Attitude Calibration

08 and 09 November, 2005 Temperatures in the 38 to 50 (F) degree range.

It was late when I got home from school last night, and I was dog-tired. Twelve hours of work and school combined with three hours commuting made for a long day. The Red Baron performed flawlessly, with only one minor issue: The speedometer and odometer are wildly optimistic. Calibrated in kilometers, the odometer counted 52.2 kms for a commute that is actually about 40. That’s an error of approximately 23%. I’m not sure if the face of the speedo is calibrated to match, but I intend to find out soon. Anyone want to lend me a GPS for some speed testing?

Numbers aside, I am learning that my entire attitude about riding needs to be re-calibrated. The scooter has only one-fourth the horsepower of my KLR. This means that I can never ride aggressively, I cannot be the Urban Guerrilla. Passing requires the cooperation of your intended victim. If the dawdling cage driver decides to speed up, you have no choice but to fall back in line, where they are likely as not to slow down again. I found this slightly maddening when I first encountered it on West River Road.

Tweaking my attitude, I realized I was not in a hurry. I pulled over at the next turn-out and gazed at the river for awhile. I pondered this strange compulsion to rush everywhere. Riding is supposed to be fun and relaxing. Why on Earth would I want to turn it into “driving”? But that’s exactly what I was doing. I wasn’t enjoying the scenery, or savoring these new sensations of scootering. I was staring straight ahead at the backside of an Escalade, cursing it’s silly driver and looking for a way around. How sad is that?

This was my first lesson in the Zen of the scooter. You cannot take yourself seriously on this machine. Scootering is a hoot! It is fun, and in this macho American society, it is funny. Now, we all know that Real Men don’t giggle, and I certainly don’t. But I do catch myself chortling inside my helmet from time to time. I arrive at work with a silly grin plastered across my face. This little Red Baron is making me a happier and friendlier fellow! You can’t buy that for any price.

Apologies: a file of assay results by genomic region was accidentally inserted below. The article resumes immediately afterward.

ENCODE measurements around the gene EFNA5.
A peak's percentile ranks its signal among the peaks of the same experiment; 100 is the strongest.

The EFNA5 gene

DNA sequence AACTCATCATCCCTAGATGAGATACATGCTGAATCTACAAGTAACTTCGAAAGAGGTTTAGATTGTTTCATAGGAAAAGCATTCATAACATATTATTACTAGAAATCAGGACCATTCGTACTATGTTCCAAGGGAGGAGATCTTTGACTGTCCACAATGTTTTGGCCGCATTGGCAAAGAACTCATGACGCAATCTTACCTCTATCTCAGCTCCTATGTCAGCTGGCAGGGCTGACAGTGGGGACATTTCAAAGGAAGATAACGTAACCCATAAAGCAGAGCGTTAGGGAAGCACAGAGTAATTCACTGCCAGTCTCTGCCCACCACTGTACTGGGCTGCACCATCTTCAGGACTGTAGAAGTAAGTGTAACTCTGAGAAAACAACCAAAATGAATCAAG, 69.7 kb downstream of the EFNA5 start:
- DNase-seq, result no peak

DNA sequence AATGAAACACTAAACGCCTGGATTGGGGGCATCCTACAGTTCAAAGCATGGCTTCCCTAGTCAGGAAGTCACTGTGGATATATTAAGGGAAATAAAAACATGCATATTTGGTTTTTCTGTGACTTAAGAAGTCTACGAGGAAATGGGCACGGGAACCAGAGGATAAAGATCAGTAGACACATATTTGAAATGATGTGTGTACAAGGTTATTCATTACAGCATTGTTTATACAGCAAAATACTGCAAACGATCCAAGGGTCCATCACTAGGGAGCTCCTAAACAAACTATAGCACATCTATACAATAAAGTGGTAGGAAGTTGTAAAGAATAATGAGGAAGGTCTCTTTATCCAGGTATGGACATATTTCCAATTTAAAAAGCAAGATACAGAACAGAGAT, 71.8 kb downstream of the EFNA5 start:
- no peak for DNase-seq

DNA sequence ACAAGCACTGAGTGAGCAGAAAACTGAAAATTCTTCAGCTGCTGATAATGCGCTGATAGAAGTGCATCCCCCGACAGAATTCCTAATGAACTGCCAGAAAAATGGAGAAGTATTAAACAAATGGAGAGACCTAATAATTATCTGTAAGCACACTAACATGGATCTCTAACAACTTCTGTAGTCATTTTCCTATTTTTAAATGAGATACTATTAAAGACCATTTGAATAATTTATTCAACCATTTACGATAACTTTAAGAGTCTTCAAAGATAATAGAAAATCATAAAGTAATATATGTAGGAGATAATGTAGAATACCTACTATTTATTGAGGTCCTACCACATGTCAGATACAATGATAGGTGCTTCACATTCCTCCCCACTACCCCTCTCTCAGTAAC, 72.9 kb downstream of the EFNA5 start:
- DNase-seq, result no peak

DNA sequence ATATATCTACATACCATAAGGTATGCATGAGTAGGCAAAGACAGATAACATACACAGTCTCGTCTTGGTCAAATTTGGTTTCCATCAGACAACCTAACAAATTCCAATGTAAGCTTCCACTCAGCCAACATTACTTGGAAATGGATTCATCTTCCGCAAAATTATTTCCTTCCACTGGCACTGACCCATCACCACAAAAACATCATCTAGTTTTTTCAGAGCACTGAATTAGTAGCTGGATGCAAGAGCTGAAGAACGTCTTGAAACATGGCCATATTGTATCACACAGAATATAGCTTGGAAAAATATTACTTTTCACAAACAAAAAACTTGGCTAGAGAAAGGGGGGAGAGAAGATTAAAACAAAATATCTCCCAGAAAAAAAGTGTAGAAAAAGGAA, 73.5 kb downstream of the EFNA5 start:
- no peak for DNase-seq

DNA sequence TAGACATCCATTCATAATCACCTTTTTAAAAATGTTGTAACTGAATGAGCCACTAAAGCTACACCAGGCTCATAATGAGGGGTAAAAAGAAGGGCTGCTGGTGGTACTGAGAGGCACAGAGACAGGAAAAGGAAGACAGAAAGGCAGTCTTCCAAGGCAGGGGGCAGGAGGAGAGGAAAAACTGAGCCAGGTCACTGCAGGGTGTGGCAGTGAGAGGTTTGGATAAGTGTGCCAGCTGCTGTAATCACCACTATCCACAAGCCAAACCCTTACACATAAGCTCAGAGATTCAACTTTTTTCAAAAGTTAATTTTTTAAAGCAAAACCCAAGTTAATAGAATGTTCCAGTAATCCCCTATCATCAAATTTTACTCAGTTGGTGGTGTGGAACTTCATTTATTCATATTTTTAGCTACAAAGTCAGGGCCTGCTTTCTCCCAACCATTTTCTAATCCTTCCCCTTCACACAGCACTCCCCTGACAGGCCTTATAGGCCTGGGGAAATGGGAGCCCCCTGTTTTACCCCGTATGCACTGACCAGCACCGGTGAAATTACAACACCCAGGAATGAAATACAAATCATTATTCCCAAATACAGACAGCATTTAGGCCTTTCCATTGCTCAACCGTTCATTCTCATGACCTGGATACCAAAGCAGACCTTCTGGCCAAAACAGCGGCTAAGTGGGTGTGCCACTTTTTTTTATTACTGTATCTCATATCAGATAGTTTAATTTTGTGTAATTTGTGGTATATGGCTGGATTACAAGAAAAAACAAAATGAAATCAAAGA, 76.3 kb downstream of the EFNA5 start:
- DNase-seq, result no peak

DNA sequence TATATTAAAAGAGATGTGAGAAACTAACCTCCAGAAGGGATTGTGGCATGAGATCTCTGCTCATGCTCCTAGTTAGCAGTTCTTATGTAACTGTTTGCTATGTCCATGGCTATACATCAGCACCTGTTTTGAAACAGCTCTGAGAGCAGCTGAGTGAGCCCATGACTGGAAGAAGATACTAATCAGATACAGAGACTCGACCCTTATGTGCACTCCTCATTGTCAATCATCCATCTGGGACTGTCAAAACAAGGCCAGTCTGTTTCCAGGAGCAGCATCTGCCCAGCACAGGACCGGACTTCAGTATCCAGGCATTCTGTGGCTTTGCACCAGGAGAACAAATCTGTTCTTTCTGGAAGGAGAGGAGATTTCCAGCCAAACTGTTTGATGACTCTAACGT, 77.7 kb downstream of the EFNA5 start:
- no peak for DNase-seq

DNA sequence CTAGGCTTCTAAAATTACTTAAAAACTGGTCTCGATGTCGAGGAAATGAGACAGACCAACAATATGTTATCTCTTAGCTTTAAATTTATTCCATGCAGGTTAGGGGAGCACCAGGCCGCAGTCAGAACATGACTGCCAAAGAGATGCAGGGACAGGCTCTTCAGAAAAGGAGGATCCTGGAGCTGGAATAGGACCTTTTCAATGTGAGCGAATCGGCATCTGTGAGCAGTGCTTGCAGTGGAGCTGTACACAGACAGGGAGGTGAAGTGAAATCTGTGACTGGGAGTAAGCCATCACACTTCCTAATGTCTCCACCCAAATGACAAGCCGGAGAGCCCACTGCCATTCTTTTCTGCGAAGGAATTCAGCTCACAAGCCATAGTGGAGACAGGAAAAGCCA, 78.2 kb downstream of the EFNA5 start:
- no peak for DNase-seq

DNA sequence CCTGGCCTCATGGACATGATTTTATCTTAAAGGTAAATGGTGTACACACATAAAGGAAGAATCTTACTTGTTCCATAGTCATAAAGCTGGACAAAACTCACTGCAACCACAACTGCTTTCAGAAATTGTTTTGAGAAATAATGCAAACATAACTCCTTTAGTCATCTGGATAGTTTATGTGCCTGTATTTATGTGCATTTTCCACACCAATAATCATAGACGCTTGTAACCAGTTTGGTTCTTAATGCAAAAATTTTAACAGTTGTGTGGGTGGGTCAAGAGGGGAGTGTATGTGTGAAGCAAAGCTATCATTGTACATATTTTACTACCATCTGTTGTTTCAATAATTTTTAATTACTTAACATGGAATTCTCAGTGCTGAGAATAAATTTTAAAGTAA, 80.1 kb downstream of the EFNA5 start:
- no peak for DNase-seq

8 Responses to “Attitude Calibration”

  1. Shane Says:

    Wow, one fourth the horsepower of a KLR. I ride a KLR 650 and at speeds of 50+ mph it doesn’t have a lot of get up and go left. So I guess riding wheelies on the Red Baron is out of the question ;)

  2. nate Says:

    Where in West Saint P do you live? I’ve got a GPS you can use for your testing, if you’d like- it’s even in a ’stich pocket, so if you’re using an Aerostitch outer layer, it’d fasten right on.

    Welcome to the scootering mindset. It’s odd that the smaller the CC, the more relaxed and enjoyable the ride becomes. I’ve noticed it on my ‘big’ 200cc bike- I feel the need to race along Shepard and get bent out of shape by other drivers. Put me on the 125, and suddenly my worries about ‘asserting my presence’ fall by the wayside, and I’m forced to just sit and enjoy the scenery.

  3. Gary Charpentier Says:

    Hello Nate,

    Yeah, the zen aspect was a real epiphany for me. I’ve always been somewhat, shall we say, assertive on a motorcycle. That just doesn’t work on a scooter. You cannot escape the wrath of a road-raging cage driver like you can on a bigger bike.